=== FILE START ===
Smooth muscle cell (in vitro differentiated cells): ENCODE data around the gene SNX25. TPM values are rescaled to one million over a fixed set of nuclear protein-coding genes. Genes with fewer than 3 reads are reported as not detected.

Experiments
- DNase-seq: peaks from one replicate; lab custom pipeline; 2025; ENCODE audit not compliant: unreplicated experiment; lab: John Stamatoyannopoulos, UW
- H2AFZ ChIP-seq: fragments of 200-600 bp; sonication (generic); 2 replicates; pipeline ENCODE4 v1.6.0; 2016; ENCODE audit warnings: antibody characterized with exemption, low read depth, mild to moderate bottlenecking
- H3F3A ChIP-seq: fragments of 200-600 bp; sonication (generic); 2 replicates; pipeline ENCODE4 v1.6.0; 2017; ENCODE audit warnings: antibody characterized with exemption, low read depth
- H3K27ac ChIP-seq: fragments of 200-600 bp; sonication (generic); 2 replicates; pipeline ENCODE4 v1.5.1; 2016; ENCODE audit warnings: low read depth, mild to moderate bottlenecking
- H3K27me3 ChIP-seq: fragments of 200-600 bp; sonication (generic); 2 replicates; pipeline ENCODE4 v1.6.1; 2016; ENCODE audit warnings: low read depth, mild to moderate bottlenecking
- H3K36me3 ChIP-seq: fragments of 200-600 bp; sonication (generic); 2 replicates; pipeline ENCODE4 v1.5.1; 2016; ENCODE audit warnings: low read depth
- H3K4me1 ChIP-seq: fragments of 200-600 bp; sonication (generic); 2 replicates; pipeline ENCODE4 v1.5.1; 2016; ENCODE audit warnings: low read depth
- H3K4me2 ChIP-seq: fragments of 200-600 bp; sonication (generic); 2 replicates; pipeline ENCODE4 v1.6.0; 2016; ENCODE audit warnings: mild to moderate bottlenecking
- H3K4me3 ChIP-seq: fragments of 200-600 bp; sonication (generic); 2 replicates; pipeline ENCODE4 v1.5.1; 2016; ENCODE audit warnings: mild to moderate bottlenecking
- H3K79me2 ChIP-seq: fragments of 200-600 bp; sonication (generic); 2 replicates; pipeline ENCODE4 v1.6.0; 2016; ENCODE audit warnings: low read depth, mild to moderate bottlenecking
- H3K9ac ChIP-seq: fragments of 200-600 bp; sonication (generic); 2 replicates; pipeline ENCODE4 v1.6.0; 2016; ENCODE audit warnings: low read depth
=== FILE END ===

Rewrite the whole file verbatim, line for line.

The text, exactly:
Smooth muscle cell (in vitro differentiated cells): ENCODE data around the gene SNX25. TPM values are rescaled to one million over a fixed set of nuclear protein-coding genes. Genes with fewer than 3 reads are reported as not detected.

Experiments
- DNase-seq: peaks from one replicate; lab custom pipeline; 2025; ENCODE audit not compliant: unreplicated experiment; lab: John Stamatoyannopoulos, UW
- H2AFZ ChIP-seq: fragments of 200-600 bp; sonication (generic); 2 replicates; pipeline ENCODE4 v1.6.0; 2016; ENCODE audit warnings: antibody characterized with exemption, low read depth, mild to moderate bottlenecking
- H3F3A ChIP-seq: fragments of 200-600 bp; sonication (generic); 2 replicates; pipeline ENCODE4 v1.6.0; 2017; ENCODE audit warnings: antibody characterized with exemption, low read depth
- H3K27ac ChIP-seq: fragments of 200-600 bp; sonication (generic); 2 replicates; pipeline ENCODE4 v1.5.1; 2016; ENCODE audit warnings: low read depth, mild to moderate bottlenecking
- H3K27me3 ChIP-seq: fragments of 200-600 bp; sonication (generic); 2 replicates; pipeline ENCODE4 v1.6.1; 2016; ENCODE audit warnings: low read depth, mild to moderate bottlenecking
- H3K36me3 ChIP-seq: fragments of 200-600 bp; sonication (generic); 2 replicates; pipeline ENCODE4 v1.5.1; 2016; ENCODE audit warnings: low read depth
- H3K4me1 ChIP-seq: fragments of 200-600 bp; sonication (generic); 2 replicates; pipeline ENCODE4 v1.5.1; 2016; ENCODE audit warnings: low read depth
- H3K4me2 ChIP-seq: fragments of 200-600 bp; sonication (generic); 2 replicates; pipeline ENCODE4 v1.6.0; 2016; ENCODE audit warnings: mild to moderate bottlenecking
- H3K4me3 ChIP-seq: fragments of 200-600 bp; sonication (generic); 2 replicates; pipeline ENCODE4 v1.5.1; 2016; ENCODE audit warnings: mild to moderate bottlenecking
- H3K79me2 ChIP-seq: fragments of 200-600 bp; sonication (generic); 2 replicates; pipeline ENCODE4 v1.6.0; 2016; ENCODE audit warnings: low read depth, mild to moderate bottlenecking
- H3K9ac ChIP-seq: fragments of 200-600 bp; sonication (generic); 2 replicates; pipeline ENCODE4 v1.6.0; 2016; ENCODE audit warnings: low read depth